Synopsis

Hannah Ginsborg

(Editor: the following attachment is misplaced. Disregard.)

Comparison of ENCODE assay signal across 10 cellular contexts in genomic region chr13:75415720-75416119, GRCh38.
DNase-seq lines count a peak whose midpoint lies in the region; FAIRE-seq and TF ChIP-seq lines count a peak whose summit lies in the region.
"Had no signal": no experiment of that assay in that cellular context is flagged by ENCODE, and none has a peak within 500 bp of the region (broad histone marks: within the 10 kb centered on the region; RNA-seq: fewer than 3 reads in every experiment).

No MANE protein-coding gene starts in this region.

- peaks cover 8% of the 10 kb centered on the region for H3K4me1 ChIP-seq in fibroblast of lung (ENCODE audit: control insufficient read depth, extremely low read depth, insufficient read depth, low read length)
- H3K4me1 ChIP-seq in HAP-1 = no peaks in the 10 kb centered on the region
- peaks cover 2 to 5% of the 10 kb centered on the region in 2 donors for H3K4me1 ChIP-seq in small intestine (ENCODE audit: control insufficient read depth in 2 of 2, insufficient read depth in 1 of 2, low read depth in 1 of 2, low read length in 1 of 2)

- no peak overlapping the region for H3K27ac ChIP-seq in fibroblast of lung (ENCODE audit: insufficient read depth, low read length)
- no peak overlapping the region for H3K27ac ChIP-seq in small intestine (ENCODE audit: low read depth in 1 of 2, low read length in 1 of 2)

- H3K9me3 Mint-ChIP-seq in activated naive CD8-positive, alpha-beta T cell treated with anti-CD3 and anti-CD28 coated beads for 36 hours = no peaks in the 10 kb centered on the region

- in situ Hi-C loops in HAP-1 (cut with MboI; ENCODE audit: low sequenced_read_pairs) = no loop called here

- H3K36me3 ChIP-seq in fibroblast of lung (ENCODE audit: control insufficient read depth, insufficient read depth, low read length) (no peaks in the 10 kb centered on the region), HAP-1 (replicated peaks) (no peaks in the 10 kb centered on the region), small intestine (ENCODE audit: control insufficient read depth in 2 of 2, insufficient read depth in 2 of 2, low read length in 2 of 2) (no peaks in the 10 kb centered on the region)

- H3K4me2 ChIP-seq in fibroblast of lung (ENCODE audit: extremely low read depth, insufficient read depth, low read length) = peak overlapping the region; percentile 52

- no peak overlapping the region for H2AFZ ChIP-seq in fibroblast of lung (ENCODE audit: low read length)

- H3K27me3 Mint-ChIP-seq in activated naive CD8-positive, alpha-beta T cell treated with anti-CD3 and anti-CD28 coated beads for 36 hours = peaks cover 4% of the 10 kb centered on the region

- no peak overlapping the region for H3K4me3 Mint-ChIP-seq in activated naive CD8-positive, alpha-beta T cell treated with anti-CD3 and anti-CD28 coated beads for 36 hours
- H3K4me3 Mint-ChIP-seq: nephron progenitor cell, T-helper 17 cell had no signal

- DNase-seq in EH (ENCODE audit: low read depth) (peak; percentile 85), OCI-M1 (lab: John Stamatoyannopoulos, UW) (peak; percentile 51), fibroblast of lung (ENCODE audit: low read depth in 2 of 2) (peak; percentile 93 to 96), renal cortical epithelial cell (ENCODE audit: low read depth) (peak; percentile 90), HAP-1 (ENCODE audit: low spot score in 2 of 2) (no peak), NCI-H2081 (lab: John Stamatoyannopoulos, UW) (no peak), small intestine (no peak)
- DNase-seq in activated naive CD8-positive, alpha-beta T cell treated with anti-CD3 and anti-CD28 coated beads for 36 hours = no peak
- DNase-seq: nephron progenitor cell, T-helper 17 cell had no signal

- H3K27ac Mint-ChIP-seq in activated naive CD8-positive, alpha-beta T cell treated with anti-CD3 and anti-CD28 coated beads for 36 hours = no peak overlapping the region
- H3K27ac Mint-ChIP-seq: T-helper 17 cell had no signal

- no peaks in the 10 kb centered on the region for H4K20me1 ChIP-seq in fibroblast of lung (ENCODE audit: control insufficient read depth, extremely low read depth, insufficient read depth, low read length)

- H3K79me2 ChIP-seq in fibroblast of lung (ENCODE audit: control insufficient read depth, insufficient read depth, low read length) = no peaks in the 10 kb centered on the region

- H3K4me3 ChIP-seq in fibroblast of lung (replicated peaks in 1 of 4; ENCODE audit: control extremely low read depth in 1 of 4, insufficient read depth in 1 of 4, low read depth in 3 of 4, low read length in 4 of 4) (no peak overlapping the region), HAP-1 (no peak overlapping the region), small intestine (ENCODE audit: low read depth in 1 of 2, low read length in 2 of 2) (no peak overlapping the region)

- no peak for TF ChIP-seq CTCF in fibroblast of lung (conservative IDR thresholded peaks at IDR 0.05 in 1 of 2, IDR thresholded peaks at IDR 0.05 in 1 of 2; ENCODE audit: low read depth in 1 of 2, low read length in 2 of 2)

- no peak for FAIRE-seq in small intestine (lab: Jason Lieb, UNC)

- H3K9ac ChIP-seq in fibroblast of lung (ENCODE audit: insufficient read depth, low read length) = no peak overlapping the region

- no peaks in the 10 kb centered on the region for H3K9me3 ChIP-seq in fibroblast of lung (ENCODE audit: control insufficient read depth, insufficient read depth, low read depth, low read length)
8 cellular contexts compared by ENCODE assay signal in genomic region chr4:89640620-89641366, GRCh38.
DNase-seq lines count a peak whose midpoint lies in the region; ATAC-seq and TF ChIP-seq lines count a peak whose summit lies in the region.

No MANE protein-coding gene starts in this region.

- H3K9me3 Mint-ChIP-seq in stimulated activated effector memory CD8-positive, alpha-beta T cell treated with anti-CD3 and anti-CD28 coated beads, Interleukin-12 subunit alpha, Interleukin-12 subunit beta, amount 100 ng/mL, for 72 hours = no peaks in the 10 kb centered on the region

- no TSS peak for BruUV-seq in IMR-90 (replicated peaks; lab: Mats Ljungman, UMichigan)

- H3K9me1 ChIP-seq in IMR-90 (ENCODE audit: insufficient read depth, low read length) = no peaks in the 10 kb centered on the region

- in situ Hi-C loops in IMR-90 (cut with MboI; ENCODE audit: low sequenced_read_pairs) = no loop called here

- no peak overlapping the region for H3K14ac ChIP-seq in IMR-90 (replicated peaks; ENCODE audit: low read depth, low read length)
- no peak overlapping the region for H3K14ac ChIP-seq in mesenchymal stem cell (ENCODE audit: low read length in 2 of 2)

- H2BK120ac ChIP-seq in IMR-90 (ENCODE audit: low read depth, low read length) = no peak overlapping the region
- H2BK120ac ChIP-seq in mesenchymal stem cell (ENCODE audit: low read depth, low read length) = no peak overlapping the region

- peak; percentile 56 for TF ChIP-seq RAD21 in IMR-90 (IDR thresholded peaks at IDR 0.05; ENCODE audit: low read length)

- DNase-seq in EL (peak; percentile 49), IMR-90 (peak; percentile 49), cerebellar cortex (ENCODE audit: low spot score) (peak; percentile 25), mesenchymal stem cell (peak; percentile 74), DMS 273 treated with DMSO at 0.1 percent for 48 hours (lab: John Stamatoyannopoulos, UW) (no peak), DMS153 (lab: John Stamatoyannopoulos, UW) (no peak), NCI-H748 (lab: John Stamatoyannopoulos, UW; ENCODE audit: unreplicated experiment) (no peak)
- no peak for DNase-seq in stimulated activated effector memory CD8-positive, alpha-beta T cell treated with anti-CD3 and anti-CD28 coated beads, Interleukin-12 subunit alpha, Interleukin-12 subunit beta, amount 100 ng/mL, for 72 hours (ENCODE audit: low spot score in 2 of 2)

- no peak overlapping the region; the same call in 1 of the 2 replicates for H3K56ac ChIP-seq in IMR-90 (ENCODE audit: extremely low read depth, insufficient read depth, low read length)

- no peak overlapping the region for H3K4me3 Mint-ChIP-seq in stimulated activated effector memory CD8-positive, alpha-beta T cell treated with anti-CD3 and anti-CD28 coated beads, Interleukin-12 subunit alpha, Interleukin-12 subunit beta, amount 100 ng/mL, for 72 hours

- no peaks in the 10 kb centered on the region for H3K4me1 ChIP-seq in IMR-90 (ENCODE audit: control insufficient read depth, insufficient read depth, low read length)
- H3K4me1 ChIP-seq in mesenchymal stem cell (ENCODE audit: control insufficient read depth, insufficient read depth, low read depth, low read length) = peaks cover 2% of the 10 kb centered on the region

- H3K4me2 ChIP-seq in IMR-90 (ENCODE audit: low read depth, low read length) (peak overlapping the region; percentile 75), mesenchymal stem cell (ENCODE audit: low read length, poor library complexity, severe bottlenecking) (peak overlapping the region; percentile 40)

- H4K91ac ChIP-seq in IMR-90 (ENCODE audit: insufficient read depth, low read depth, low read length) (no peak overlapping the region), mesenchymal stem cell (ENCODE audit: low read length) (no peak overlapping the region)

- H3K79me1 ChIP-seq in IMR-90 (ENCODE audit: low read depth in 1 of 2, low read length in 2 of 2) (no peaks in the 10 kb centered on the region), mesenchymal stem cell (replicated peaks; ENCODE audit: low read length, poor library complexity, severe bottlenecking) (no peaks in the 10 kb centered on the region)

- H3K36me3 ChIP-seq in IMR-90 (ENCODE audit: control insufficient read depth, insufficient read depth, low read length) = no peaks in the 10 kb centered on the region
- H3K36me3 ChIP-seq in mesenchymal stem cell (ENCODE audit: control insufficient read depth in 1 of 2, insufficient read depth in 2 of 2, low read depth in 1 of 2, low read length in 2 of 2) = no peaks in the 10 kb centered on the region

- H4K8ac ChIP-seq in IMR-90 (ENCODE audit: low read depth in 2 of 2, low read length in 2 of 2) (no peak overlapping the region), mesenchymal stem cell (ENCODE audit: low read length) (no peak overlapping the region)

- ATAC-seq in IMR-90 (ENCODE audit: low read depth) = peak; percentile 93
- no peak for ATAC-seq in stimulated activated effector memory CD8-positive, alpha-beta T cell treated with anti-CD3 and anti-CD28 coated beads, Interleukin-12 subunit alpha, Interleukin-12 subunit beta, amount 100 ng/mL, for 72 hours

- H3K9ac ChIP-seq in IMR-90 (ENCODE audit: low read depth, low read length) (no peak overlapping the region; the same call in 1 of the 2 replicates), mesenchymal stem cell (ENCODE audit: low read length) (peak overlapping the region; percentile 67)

The fourteen essays in this book deal with a variety of interpretive and philosophical issues raised by the Critique of Judgement.1 While each essay addresses a particular topic of discussion associated with Kant’s aesthetics, theory of cognition, or philosophy of biology, the essays collectively are animated by two overarching aims. The first is to offer a reading of the third Critique which presents it as a unified philosophical work and, more specifically, as one which deserves its title: that is, as concerned not just with two particular forms of judgement, aesthetic and teleological, but about our capacity to judge in a more general sense. Kant thinks of the faculty of judgement as a fundamental faculty of the mind, on...

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